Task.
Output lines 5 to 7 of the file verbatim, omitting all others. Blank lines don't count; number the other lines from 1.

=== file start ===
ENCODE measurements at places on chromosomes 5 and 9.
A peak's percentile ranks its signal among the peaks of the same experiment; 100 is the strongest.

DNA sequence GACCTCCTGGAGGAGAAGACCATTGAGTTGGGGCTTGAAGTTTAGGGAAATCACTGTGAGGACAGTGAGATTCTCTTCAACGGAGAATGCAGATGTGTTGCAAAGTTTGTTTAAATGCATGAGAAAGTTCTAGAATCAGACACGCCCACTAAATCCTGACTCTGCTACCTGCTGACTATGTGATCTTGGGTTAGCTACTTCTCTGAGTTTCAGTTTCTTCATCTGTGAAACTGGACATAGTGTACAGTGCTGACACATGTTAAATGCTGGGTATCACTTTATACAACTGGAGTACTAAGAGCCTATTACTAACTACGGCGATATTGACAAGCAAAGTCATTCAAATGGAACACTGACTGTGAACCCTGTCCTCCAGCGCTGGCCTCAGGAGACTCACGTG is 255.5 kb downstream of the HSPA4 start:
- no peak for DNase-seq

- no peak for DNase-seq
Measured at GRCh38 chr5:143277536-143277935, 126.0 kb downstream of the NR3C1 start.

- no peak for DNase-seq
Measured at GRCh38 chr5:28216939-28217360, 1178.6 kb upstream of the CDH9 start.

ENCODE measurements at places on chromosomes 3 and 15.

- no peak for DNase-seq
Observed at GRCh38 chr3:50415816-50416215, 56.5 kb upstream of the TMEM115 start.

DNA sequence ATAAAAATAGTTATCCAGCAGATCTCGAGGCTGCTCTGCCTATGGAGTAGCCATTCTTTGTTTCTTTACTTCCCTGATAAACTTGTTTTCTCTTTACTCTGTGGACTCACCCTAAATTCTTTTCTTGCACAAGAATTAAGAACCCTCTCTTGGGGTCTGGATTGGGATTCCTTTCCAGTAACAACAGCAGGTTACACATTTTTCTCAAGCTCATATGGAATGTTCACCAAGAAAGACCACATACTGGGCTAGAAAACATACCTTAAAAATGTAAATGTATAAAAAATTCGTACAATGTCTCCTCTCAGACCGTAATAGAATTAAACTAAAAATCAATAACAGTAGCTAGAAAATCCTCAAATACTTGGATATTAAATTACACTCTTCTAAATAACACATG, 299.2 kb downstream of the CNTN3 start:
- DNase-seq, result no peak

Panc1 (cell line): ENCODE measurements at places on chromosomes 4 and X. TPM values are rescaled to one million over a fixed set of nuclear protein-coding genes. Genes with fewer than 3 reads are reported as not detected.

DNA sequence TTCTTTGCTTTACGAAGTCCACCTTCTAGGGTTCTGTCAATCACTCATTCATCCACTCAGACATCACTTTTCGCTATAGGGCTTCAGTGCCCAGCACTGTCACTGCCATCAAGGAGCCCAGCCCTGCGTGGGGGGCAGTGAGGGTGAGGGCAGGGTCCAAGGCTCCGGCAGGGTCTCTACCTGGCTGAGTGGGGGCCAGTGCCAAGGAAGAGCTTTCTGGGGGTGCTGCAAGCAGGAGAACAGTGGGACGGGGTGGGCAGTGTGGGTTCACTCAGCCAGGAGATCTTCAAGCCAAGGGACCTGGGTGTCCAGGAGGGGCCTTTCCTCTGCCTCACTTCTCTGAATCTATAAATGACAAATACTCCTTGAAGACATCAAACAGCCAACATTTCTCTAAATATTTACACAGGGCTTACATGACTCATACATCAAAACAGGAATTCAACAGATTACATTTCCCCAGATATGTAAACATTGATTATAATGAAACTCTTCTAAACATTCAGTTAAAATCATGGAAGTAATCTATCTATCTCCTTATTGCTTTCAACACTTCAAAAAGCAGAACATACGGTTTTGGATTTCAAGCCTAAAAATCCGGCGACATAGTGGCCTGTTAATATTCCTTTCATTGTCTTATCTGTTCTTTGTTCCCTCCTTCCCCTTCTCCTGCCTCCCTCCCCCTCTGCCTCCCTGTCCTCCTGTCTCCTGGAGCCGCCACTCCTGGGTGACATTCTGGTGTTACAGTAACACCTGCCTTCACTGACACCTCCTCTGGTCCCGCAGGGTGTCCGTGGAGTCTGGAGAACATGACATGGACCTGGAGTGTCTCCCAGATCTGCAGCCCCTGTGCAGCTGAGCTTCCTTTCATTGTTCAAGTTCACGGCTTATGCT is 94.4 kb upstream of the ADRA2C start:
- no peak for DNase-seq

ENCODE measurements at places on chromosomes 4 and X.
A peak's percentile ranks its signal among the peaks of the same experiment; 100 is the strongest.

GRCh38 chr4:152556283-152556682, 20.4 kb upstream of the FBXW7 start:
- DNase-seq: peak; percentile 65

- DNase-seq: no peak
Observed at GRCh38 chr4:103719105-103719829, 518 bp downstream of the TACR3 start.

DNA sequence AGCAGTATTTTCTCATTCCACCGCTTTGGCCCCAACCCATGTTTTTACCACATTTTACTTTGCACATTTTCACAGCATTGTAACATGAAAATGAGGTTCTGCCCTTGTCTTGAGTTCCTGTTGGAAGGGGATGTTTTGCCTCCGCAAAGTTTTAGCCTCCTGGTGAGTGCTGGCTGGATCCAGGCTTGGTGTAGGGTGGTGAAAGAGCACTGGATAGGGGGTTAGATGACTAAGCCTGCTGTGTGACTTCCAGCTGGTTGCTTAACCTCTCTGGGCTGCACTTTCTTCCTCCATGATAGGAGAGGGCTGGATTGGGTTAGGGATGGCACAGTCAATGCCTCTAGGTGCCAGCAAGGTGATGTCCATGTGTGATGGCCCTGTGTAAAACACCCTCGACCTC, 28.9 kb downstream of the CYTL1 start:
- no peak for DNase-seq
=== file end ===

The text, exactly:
- no peak for DNase-seq
Measured at GRCh38 chr5:143277536-143277935, 126.0 kb downstream of the NR3C1 start.

- no peak for DNase-seq